By Sheldon Ocker
Beacon Journal sports writer
CLEVELAND: Manager Terry Francona said the Indians would take a win “any way we can.”
The Tribe didn’t have to take anything Friday night at Progressive Field. The Houston Astros gave the Indians the game, gift-wrapping the 2-1 decision with three timely errors.
This should not come as a surprise for a team that has 103 defeats and eight more chances to lose before the season mercifully ends.
To the Indians’ credit, they accepted the victory gracefully, with starting pitcher Zach McAllister going so far as to say, “Houston is playing great. They came in here with a chip on their shoulder, trying to knock off a team in the race.”
With the Texas Rangers losing 2-1 to the Kansas City Royals, the Tribe moved into the second wild-card spot and had an opportunity to take away the first wild-card berth if the Rays lost to the Orioles.
Because of a weather front that went all the way back to Houston, when it began to rain after the Astros batted in the seventh, it was apparent that the showers weren’t going to stop for several hours.
After one hour, nine minutes, the umpires called it.
“We were prepared to stay as long as we needed to,” Francona said, “but it was not a good forecast.’’
Here is how the Tribe scored against an Astros club that is playing “great.”
Carlos Santana led off the second inning with a single. One out later, Asdrubal Cabrera slapped a bouncer off the glove of third baseman Brandon Laird, the ball then rebounding off shortstop Jonathan Villar and into the outfield to put runners on first and second.
If you’re scoring at home that’s only one error, but it was a good one.
Michael Brantley followed with a single to load the bases, and Mike Aviles grounded into a 6-4 fielder’s choice to score Santana with an unearned run.
The first of two.
With one out in the fourth, Ryan Raburn singled and Cabrera walked. First baseman Chris Carter muffed Brantley’s ground ball, which was recovered by Marc Krauss in left. He heaved it wildly back to the infield for another error, with Raburn scoring and Cabrera taking third.
The Tribe should have had the decency to produce at least one run on its own but could not find a way to get Cabrera to the plate.
“We didn’t do a whole lot with it [the opportunity], but we did enough,” Francona said.
On the pitching front, Zach McAllister held the Astros to one run, four hits and two walks, pitching only five innings.
At another time and in another situation, Francona might have let him stick around longer.
“That’s hard to say,” Francona said. “It depends on how our bullpen is. There are too many factors that go into it. There are times during the season we couldn’t do that [remove McAllister so early] but we have a full bullpen.”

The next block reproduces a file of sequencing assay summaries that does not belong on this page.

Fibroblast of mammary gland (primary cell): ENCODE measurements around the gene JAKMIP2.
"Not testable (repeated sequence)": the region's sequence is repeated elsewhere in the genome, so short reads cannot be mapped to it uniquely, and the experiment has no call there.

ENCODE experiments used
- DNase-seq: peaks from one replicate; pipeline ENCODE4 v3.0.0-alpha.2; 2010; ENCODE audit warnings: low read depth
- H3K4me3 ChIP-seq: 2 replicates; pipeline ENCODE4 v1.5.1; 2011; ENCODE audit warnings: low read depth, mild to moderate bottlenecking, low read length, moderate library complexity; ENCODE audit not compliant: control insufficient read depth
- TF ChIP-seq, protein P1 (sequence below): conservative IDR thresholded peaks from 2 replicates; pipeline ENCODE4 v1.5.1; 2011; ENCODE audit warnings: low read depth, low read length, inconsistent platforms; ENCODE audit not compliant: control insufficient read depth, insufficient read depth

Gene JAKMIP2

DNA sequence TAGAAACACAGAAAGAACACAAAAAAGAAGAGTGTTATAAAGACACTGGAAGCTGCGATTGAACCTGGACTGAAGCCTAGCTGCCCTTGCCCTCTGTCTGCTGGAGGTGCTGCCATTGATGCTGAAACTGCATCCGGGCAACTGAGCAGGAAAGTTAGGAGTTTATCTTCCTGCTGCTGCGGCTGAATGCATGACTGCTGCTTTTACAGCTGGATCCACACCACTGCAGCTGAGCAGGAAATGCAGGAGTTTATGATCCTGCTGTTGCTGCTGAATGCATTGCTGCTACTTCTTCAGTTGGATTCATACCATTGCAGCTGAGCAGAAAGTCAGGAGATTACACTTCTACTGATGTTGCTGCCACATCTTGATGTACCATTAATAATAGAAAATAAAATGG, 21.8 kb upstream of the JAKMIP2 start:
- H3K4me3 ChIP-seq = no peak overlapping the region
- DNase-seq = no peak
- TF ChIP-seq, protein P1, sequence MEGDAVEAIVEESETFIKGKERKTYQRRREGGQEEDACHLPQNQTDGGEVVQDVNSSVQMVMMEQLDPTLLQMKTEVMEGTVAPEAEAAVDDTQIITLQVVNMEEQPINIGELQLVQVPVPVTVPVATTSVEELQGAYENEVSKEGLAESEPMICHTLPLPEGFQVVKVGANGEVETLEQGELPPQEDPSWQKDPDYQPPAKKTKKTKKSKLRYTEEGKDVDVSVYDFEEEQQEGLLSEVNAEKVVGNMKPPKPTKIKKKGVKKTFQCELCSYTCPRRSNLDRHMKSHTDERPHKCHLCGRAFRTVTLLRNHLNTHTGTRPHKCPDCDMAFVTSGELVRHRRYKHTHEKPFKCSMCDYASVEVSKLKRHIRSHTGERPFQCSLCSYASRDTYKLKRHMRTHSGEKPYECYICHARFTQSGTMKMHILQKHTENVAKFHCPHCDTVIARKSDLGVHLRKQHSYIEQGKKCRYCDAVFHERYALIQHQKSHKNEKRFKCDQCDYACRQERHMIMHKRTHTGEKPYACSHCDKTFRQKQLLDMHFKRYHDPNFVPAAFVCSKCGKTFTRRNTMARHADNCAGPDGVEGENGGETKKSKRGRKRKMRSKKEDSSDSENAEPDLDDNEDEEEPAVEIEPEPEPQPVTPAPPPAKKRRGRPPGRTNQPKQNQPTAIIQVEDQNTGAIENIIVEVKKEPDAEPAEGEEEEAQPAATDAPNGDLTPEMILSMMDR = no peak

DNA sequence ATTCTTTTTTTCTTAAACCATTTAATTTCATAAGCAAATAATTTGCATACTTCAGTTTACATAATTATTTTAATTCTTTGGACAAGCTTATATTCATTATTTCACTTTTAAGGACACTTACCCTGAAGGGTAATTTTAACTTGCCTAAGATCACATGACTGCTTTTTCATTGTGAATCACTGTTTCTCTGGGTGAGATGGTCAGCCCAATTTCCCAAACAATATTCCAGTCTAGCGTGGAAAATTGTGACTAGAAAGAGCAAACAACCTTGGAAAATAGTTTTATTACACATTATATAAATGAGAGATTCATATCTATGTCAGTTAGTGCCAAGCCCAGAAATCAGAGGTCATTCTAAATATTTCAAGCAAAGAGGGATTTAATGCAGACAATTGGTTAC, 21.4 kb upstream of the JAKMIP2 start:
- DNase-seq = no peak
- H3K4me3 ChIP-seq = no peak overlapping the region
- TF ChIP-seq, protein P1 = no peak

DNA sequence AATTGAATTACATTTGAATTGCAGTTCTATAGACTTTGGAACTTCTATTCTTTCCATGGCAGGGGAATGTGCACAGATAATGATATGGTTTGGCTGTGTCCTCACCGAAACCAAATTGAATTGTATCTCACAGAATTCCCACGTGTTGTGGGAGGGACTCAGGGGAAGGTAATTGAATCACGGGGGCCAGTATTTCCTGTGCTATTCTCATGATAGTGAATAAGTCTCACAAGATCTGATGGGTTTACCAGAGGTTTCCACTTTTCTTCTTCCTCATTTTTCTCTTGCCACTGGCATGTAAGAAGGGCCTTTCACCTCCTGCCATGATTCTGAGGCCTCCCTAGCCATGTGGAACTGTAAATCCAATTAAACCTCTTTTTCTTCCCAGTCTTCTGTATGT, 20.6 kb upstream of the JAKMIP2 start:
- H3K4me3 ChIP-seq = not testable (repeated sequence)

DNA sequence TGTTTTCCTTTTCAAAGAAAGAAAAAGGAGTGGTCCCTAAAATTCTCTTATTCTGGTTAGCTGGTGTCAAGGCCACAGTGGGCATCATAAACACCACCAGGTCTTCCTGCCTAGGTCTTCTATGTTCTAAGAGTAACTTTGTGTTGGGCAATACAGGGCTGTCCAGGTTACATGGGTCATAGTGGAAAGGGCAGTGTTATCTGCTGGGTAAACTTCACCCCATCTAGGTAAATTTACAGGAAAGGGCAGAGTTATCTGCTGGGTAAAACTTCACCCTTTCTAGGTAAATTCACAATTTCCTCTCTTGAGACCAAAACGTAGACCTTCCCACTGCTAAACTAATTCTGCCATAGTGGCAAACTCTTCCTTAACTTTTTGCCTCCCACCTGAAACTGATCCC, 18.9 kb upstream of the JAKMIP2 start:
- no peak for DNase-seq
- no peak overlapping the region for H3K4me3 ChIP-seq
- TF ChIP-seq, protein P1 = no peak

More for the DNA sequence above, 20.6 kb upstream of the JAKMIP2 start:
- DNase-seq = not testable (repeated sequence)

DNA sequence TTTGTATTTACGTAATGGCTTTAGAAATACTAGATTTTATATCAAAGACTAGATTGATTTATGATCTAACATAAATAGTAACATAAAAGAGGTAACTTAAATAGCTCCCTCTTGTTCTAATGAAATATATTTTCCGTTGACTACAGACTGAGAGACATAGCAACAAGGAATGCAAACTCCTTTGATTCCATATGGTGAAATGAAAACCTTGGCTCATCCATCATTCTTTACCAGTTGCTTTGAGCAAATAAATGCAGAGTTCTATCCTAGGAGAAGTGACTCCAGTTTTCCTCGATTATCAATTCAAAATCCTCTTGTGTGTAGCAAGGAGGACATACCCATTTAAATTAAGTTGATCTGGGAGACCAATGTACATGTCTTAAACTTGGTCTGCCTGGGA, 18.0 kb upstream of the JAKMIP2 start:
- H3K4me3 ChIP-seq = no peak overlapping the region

So McAllister (9-9, 3.88 ERA) was out of the game after issuing his second walk, to Jose Altuve leading off the sixth inning. At that point, McAllister had thrown only 80 pitches, but Francona has 14 fresh arms to draw from in the bullpen.
One of them, Marc Rzepczynski entered to strike out Krauss then Bryan Shaw took over to strike out Carter. Where was the third out? Rzepczynski oversaw the throwing out of Altuve trying to steal second against Santana.
You would think after awhile that the Astros would tire of being gunned down on the bases. For one thing, it’s embarrassing. For another, it hasn’t helped the club’s offense.
On Thursday night, Altuve was thrown out trying to steal second by Yan Gomes; L.J. Hoes was out trying to advance to third on a short wild pitch, and Jake Elmore was picked off second, less than a minute after he entered the game as a pinch-runner.
So in the first two games, the four Astros have attempted advance an extra base and four were thrown out.
McAllister’s only slip-up came in the second inning, when he gave up a two-out home run to Brandon Laird.
In the fifth, McAllister got in trouble when he loaded the bases on two singles and a walk with one out. However, he induced Villar to slap a double-play ball to Jason Kipnis to end the inning.
“I got some balls up that inning,” McAllister said. “I was just asking for trouble, but the defense backed me up.”
The only other threat to McAllister’s well being occurred when Carter drove a long triple to center field, but there were two out and the Astros could not take advantage of the situation.
Sheldon Ocker can be reached at firstname.lastname@example.org. Read the Indians blog at http://www.ohio.com/indians. Follow him on Twitter at http://www.twitter.com/SheldonOckerABJ and on Facebook at http://www.facebook.com/sports.abj.